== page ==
According to our defined filtering criteria, we identified 205, 1794 and 208 genes that were upregulated and 155, 827 and 211 genes that were downregulated in HFD, MCDD and HFD+STZ groups, respectively, compared with the control group (P<0.05; Supplementary Tables S1–S3). In total, 69 upregulated and 27 downregulated genes exhibited the same regulation among different NAFLD phenotypes (Figures 2a and b). The heat map that was produced by unsupervised hierarchical clustering of these 96 commonly changed genes revealed that samples clustered into the control and experiment groups (that is, HFD, MCDD and HFD+STZ groups; Figure 2c). Pathway enrichment analysis for genes that were commonly regulated among HFD, MCDD and HFD+STZ rat livers showed that TNF, P53, NF-κB and chemokine signaling pathways were among the most significantly regulated pathways (P<0.05; Table 2). Moreover, differentially regulated genes that were involved in PPAR and TLR signaling pathways were also included in the model construction given that these signaling pathways have important roles in the development of NAFLD.

Figure 2

Microarray analysis of the hepatic genes in different phenotypes of NAFLD. (a) Venn diagram illustrating the distinct and overlapping genes that were upregulated. (b) Venn diagram illustrating the distinct and overlapping genes that were downregulated. (c) The heat-map of 96 genes that were expressed in different phenotypes of NAFLD.

Table 2 Pathway enrichment analysis for genes commonly changed

Analysis of hepatic and serological metabolites commonly changed in different NAFLD phenotypes

Ultra-performance liquid chromatography-mass spectrometry spectra were visualized through principal component analysis to determine the actual clusters, wherein the results showed clear metabolic differentiation among control, HFD, MCDD and HFD+STZ rat models both in the liver tissues and serum (Figures 3a and b). According to liver tissue metabolomic analysis, 57, 49 and 60 metabolites were significantly altered in the HFD, MCDD and HFD+STZ groups, respectively (Supplementary Table S4; P<0.05); in addition, 17 metabolites were commonly altered among the experimental groups (Figure 3c). The serological metabolomic data revealed that 50, 68 and 41 metabolites were changed in the HFD, MCDD and HFD+STZ groups, respectively (Supplementary Table S5; P<0.05). There were four metabolites commonly augmented among the three experimental groups (Figure 3d). Liver and serum metabolomics showed that stearoyl-carnitine was the only altered metabolite in both the liver and serum samples derived from the three NAFLD phenotypes. Pathway enrichment analysis of the metabolites that were commonly changed in HFD, MCDD and HFD+STZ groups was performed using the KEGG, the HMDB and PubMed databases. The significantly regulated metabolic pathways included bile secretion, glutathione metabolism, arachidonic acid metabolism, unsaturated fatty acid biosynthesis, mitochondrial beta-oxidation of long chain saturated fatty acids, fatty acid degradation, carnitine/acylcarnitine translocase and autophagy regulation (P<0.05; Table 3).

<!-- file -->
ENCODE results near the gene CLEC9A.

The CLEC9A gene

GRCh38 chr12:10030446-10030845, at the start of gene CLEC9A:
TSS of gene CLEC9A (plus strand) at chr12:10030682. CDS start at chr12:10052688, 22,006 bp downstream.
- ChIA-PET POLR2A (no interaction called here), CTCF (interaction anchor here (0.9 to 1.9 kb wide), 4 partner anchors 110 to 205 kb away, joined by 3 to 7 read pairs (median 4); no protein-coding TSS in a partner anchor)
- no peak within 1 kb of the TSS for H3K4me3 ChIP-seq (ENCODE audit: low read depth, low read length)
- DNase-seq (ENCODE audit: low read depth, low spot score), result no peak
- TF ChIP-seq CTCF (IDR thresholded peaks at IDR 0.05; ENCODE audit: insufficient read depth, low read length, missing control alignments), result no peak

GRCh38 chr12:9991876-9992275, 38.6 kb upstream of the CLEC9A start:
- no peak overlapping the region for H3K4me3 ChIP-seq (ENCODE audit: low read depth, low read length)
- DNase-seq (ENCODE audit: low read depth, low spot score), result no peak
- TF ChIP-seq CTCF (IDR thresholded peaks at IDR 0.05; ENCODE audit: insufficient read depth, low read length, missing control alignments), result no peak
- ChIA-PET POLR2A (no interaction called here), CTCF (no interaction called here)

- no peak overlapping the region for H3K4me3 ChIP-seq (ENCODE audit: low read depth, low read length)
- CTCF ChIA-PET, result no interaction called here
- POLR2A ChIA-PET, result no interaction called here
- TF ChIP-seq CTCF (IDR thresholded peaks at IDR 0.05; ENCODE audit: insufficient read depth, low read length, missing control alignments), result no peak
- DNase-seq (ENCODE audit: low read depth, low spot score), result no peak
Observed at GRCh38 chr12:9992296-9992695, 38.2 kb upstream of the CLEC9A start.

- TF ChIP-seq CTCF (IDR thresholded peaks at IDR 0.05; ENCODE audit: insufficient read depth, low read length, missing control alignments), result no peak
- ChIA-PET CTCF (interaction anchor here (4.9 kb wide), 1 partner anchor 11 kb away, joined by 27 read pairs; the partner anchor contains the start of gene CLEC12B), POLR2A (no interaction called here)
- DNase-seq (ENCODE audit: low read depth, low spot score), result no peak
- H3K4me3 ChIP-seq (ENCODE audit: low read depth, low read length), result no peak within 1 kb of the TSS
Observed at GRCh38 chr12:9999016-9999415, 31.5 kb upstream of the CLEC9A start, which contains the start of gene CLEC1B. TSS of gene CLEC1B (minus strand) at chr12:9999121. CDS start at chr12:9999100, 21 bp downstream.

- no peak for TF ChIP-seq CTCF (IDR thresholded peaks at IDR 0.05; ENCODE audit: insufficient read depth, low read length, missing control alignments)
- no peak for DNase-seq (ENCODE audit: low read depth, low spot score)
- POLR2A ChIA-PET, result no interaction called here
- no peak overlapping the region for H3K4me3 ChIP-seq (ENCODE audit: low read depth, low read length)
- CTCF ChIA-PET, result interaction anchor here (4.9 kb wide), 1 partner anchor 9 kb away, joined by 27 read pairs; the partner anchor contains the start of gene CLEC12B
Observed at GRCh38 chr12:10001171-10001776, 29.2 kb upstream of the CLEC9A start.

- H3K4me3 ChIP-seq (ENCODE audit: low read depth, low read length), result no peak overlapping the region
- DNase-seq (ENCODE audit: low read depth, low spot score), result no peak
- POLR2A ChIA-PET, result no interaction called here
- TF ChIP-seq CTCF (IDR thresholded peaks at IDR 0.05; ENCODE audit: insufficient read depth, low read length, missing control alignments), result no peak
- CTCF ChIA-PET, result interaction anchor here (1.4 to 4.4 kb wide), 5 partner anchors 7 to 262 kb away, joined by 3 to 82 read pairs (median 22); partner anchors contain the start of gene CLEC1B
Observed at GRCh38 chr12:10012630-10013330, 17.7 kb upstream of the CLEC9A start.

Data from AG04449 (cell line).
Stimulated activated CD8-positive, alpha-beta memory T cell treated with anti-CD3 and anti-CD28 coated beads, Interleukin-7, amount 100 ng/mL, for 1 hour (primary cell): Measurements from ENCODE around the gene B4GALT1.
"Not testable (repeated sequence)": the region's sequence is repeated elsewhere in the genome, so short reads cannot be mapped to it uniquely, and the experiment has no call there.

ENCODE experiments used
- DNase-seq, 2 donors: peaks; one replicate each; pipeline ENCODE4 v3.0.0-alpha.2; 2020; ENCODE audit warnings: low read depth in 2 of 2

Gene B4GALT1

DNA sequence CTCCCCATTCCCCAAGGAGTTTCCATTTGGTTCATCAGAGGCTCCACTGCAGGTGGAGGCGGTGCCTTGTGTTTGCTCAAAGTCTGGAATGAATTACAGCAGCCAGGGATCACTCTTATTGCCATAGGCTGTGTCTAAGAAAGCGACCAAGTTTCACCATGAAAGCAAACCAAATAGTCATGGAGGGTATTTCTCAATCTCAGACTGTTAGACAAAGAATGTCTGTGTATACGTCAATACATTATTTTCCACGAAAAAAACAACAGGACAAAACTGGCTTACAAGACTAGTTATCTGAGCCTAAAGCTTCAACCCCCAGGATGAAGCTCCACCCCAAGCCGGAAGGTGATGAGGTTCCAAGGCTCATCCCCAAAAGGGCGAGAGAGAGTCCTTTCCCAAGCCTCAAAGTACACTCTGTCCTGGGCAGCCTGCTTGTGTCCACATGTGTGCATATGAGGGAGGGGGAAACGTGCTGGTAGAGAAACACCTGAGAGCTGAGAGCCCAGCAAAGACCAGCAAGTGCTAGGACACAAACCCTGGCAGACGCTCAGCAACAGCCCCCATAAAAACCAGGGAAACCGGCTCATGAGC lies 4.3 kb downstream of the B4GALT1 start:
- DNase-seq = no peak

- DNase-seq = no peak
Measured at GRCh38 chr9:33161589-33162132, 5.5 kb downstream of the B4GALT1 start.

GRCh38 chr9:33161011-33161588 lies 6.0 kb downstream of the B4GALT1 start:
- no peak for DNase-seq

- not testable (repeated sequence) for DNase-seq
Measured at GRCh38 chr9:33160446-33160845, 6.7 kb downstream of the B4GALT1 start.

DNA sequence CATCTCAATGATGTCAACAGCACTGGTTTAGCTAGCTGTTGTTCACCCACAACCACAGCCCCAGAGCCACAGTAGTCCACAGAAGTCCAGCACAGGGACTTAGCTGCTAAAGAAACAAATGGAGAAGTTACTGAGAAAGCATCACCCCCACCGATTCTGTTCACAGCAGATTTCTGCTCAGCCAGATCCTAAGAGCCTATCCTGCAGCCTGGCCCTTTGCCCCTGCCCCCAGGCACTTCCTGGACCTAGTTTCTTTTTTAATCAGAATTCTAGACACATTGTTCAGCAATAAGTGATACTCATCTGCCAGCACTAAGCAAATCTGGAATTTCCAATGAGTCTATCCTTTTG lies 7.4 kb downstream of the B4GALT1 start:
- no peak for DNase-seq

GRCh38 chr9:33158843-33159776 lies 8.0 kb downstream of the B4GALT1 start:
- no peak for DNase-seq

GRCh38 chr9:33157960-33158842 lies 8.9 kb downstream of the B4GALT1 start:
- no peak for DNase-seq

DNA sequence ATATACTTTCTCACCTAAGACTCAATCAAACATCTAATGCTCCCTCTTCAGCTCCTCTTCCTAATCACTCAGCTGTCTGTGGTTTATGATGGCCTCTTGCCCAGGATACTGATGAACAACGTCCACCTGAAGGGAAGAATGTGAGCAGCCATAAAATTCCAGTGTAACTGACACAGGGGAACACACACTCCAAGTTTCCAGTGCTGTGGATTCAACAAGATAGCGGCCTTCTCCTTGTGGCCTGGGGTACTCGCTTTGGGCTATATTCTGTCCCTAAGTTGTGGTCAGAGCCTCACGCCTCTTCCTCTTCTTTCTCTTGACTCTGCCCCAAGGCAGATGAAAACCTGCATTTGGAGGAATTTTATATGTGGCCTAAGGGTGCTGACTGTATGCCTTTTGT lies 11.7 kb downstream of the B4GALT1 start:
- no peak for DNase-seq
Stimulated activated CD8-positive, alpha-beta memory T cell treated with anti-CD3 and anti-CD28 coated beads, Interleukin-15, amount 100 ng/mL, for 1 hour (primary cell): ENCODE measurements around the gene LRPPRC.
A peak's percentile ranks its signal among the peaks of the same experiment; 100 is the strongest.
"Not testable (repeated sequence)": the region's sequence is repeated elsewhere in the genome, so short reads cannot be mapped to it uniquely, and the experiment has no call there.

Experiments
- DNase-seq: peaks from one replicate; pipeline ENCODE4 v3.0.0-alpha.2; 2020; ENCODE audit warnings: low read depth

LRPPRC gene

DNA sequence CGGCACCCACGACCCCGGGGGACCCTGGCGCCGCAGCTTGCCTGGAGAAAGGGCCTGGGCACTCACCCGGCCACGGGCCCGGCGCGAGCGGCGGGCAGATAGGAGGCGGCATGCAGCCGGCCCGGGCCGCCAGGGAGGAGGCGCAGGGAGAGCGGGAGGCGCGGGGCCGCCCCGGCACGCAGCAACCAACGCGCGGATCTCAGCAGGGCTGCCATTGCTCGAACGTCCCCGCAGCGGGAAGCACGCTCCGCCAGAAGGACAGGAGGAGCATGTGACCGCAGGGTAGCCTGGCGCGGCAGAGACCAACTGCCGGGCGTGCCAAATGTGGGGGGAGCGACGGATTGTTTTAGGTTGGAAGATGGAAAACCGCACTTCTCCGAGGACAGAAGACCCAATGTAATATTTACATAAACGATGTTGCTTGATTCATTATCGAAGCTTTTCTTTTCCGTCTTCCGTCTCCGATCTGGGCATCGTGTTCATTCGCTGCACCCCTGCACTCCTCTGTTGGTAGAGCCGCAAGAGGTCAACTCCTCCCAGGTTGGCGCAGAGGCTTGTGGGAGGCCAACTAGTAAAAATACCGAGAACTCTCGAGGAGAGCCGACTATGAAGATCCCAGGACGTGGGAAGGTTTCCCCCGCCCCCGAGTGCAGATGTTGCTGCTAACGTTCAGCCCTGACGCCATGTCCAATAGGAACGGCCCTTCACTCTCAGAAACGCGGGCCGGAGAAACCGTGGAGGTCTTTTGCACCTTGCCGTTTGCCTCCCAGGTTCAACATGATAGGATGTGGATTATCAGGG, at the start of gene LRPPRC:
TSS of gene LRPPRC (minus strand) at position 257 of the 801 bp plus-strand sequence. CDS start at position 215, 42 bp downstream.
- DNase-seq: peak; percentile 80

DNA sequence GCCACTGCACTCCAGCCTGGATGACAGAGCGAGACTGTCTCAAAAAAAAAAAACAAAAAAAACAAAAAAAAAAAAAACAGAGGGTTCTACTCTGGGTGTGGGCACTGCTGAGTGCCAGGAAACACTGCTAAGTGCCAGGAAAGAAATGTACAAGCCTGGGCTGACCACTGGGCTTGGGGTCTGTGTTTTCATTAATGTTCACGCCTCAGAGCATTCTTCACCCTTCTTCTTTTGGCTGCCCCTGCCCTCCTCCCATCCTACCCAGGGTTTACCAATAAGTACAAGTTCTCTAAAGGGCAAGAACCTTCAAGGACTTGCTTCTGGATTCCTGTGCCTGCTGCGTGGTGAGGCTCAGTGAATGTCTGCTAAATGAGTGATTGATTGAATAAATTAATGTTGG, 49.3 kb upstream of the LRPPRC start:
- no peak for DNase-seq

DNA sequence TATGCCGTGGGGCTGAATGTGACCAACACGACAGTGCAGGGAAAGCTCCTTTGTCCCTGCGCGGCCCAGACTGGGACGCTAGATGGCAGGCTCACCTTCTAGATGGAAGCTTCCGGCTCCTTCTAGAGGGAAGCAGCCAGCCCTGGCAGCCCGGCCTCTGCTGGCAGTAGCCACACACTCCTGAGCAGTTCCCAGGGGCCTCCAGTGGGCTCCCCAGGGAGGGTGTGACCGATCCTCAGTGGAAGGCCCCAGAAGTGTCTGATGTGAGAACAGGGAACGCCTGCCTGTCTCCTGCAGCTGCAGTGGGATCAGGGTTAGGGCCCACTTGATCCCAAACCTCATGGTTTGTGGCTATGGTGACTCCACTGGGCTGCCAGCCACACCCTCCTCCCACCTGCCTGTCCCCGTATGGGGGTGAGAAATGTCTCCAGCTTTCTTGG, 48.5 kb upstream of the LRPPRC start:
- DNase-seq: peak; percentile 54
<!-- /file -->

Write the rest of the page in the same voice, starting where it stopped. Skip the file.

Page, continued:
Figure 3

The metabolomic analysis of liver tissue and serum samples in different phenotypes of NAFLD. The score plot of the principal component analysis that was derived from the ultra-performance liquid chromatography-mass spectrometry (UPLC-MS) spectra of liver tissues (a) and serum (b), indicating discrimination among different groups. Venn diagram illustrates the distinct and overlapping metabolites and lists of metabolites that commonly changed in different phenotypes of NAFLD in liver tissue (c) and serum samples (d) of the rat model groups.

Table 3 Pathway enrichment analysis for metabolites commonly changed

Combined analysis of liver transcriptomics and liver and serum metabolomics

To identify the key transcription factors and underlying regulatory mechanisms that were associated with the pathogenesis in different phenotypes of NAFLD, we performed a combined analysis of liver transcriptomics and liver and serum metabolomics. This model included modules for signaling pathways, metabolites and genes.